RE: Dhcp security
Date: 01/28/05

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    Date: Fri, 28 Jan 2005 10:04:19 +0100
    To: <>

    Hello Paul,

    This might be overkill in your environment but:

    Another idea is to leverage your AD infrastructure to authenticate users
    using the 802.1x protocol.

    The 802.1x protocol only allows authenticated users to connect to a
    switch port, or can grant limited connectivity to unauthenticated users.

    The following Microsoft link shows how to set this up for a wireless

    Setting up a 802.1x wired network requires:
    - a 802.1x client on the users workstations/laptops
    - a 802.1x compatible switch (supported by most Cisco switches)
    - a RADIUS server (I believe W2K Server includes a RADIUS service, which
    then proxies the authentication to the AD domain server)

    It provides the advantage of scaling to large deployments, compared to
    manual MAC address/switch port configuration.

    Regarding controling virus spreading from uncontrolled devices, some
    vendors, including Cisco, provide solutions to ensure that only properly
    configured/patched/AV updated devices can connect to the network:
    "Cisco Trust Agent-Software that resides on an endpoint system. The
    trust agent collects security state information from multiple security
    software clients, such as anti-virus clients, and then communicates this
    information to Cisco network access devices, which enforce admission
    control. Cisco has licensed trust agent technology to its anti-virus
    co-sponsors so that it can be integrated with their security software
    client products. The trust agent will also be integrated with the Cisco
    Security Agent to enforce access privileges based on an endpoint's
    operating system patch level. Cisco Security Agent, a day-zero host
    protection software solution, will assess the operating system version,
    patch, and hot fix information and will communicate this information to
    the Cisco Trust Agent. Hosts that are not running the proper patches may
    be given limited access or denied network access."

    I hope this helps.

    Best Regards,

    Skander Ben Mansour, CISA CISSP

    -----Original Message-----
    From: JJ Cummings []
    Sent: vendredi 21 janvier 2005 04:51
    To: Paul Aviles;
    Subject: RE: Dhcp security
    One way "depending on how many clients you are servicing" would be to
    create MAC (layer 2) based reservations, and only allow that exact
    number of addresses in the available scope (again, each with a specific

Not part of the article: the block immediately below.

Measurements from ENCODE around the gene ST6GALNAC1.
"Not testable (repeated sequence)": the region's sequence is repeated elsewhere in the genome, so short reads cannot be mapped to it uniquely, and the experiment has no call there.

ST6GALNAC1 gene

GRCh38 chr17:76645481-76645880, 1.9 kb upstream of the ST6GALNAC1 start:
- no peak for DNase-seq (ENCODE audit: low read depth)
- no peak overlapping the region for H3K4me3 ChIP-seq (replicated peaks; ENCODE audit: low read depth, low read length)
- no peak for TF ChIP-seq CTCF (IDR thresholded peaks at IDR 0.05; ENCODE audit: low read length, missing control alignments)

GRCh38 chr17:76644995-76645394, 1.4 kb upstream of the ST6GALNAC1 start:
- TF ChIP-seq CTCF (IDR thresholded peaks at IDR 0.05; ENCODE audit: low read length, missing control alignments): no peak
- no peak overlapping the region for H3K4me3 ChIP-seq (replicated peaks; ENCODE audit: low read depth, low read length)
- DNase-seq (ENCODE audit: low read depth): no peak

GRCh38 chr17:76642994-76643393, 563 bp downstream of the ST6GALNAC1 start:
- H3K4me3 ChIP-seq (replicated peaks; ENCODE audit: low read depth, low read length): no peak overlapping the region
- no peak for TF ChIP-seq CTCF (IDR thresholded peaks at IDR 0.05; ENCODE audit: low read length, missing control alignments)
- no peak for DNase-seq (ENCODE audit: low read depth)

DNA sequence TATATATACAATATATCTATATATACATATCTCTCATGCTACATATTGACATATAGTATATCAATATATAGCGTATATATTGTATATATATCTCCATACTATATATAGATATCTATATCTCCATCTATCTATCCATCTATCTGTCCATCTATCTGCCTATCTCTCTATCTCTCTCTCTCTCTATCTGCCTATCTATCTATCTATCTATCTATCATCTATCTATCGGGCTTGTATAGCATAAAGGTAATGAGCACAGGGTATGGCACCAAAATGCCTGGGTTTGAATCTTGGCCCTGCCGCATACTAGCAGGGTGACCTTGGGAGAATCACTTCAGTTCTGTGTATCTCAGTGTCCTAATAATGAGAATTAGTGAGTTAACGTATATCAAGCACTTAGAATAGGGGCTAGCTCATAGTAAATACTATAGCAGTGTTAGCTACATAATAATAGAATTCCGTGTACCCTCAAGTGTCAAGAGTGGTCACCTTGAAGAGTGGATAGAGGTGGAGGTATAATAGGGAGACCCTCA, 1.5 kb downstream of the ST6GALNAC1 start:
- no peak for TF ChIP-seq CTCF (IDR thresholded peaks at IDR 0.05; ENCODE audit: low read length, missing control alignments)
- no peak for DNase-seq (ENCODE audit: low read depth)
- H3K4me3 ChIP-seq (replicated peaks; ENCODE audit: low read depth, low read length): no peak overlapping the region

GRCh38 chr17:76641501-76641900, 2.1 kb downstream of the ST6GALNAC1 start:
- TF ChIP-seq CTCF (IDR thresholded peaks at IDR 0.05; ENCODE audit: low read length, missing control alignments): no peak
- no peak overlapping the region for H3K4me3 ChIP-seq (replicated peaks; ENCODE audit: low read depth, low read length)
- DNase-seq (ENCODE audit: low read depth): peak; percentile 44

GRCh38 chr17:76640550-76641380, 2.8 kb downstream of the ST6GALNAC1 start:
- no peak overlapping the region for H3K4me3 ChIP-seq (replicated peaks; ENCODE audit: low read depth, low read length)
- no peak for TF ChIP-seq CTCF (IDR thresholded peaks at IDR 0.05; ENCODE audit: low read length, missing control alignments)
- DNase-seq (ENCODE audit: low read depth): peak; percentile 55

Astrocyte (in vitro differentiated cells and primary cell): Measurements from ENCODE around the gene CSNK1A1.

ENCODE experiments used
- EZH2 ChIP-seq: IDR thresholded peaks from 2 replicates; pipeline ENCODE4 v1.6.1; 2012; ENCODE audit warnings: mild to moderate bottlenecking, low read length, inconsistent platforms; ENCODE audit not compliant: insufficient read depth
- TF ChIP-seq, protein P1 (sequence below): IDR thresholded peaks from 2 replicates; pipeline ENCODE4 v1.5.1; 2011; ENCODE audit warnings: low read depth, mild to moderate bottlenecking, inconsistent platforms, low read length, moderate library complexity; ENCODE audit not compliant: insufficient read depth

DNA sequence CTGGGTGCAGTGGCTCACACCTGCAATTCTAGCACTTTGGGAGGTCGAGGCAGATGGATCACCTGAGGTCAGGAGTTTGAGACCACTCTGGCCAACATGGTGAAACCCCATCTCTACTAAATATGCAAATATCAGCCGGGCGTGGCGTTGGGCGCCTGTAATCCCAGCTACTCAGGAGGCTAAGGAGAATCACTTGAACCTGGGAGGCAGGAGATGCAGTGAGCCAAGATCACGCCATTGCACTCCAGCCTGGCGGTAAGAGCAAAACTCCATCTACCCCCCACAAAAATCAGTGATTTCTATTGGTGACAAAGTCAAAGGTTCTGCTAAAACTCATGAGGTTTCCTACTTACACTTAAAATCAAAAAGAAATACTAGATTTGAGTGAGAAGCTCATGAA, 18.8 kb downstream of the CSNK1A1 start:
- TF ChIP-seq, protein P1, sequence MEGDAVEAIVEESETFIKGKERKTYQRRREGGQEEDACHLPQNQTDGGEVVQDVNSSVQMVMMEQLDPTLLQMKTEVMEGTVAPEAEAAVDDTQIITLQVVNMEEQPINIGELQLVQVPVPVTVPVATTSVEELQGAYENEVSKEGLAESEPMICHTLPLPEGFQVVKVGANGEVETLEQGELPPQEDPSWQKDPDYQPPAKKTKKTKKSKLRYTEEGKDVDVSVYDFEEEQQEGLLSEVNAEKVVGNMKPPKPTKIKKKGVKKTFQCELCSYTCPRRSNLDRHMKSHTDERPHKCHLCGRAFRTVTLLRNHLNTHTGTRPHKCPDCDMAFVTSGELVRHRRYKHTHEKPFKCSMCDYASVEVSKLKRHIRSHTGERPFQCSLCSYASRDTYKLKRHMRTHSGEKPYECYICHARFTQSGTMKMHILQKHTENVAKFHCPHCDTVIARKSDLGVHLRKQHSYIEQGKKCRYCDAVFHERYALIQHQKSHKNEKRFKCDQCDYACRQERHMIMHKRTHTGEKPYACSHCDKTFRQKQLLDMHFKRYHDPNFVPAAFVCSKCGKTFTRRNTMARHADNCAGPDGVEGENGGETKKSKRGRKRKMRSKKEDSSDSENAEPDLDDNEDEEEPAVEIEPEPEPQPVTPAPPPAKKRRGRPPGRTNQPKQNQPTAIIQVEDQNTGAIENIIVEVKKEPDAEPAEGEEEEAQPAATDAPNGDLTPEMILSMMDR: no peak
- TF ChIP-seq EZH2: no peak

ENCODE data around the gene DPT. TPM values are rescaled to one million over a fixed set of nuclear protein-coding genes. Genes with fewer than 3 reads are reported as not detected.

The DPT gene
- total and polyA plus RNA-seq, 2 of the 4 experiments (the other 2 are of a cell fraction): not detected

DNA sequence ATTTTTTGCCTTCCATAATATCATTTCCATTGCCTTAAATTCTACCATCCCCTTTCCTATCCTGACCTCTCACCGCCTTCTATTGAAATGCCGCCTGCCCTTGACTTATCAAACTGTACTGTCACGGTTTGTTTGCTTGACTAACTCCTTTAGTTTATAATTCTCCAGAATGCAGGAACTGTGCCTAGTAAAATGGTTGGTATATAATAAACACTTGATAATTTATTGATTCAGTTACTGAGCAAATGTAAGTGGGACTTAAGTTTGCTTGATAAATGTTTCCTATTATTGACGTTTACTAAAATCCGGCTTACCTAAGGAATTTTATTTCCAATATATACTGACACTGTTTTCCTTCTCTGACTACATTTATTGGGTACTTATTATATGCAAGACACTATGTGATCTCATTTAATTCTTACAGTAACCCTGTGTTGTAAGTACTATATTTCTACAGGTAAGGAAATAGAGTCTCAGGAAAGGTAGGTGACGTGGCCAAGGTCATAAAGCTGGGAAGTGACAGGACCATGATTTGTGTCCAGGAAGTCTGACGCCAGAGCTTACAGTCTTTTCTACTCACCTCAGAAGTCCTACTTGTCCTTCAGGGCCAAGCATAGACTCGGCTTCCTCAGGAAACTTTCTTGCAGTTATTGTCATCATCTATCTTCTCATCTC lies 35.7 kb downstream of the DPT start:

MAC reservation).  This does not, however, prevent static IP addressing
    of unauthorized clients.  For this you would need some hardware ACL
    stuff, either on a switch capable of MAC filtering or route the traffic
    through a security device (layer 2 again) before allowing network
    access.  All of this would have to be layer 2 at this point.
    AND / OR...
    Another option that could also be used in conjunction with the
    aforementioned would be VLAN membership rubbish.  By this I mean
    configure a specific VLAN to have DHCP services on it; you then setup
    the NIC on the client to be a member of this specific VLAN (most new
    decent NICs allow for this) and configure the switchport/switch to allow
    only traffic from this specific VLAN.  I say use this in conjunction
    with the first, because someone could figure out the VLAN ID and simply
    set it, much like a use both for a multi-layer approach
    (always a good idea "defense and depth").
    I will think about this some more and give more specific info if you
    like, I am fairly fried from sleep depravation right now so my brain
    functions may not be functioning as they should :-P
    ``The lyf so short, the craft so long to lerne.'' - Chaucer
    -----Original Message-----
    From: Paul Aviles []
    Sent: Wednesday, January 19, 2005 3:30 PM
    Subject: Dhcp security
    I have a weird question maybe. Is there a way to prevent our DHCP from
    giving leases to computers not in our domain? I don't want anyone that
    walks in to just connect and have the possibility of a network viruses
    getting loose. Is this possible?
    My setup is a typical AD 2K environment, simple domain no empty root.
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